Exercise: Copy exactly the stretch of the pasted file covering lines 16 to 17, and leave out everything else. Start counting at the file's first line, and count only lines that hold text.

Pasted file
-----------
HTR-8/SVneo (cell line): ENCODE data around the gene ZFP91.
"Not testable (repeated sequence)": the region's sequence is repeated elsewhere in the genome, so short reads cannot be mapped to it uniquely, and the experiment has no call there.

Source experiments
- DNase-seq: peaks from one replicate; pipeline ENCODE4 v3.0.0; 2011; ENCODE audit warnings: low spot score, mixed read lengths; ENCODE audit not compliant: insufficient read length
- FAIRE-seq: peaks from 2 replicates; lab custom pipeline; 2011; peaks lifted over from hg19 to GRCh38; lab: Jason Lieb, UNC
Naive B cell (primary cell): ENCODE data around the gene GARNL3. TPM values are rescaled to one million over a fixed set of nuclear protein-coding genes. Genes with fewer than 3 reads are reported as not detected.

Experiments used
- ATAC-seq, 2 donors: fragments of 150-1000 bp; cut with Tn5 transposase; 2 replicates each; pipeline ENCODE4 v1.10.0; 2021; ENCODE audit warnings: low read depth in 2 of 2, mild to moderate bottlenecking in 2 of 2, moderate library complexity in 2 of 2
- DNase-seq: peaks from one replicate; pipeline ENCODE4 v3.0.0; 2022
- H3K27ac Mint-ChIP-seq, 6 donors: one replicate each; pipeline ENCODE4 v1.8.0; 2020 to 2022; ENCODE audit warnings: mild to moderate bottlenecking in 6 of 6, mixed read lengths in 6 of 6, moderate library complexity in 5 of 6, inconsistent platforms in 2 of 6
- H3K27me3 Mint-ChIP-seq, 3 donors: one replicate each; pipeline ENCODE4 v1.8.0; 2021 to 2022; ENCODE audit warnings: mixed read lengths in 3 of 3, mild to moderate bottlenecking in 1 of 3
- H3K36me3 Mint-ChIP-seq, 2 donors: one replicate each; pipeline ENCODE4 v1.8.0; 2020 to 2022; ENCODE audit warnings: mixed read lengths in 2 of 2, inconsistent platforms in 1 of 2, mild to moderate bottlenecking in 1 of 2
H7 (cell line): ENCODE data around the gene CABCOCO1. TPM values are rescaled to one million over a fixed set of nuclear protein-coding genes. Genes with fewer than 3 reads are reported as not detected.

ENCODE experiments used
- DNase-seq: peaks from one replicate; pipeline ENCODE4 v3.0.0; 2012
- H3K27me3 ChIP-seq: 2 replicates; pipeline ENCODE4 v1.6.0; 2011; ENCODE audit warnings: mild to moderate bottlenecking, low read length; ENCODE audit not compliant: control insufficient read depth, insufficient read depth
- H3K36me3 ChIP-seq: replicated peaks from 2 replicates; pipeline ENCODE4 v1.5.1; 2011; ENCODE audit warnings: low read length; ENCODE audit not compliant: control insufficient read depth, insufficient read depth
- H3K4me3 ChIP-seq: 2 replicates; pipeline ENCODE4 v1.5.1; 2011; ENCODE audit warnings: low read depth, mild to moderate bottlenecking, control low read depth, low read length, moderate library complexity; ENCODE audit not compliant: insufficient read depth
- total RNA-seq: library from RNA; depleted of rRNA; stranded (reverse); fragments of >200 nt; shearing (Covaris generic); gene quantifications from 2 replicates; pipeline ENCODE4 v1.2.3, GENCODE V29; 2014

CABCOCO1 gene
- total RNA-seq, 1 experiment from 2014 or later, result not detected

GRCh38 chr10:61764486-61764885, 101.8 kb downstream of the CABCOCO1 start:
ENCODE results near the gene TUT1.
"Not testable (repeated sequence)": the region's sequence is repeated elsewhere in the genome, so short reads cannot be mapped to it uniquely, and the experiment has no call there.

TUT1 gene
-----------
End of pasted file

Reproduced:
- H3K27me3 ChIP-seq: 2 replicates; pipeline ENCODE4 v1.6.0; 2011; ENCODE audit warnings: mild to moderate bottlenecking, low read length; ENCODE audit not compliant: control insufficient read depth, insufficient read depth
- H3K36me3 ChIP-seq: replicated peaks from 2 replicates; pipeline ENCODE4 v1.5.1; 2011; ENCODE audit warnings: low read length; ENCODE audit not compliant: control insufficient read depth, insufficient read depth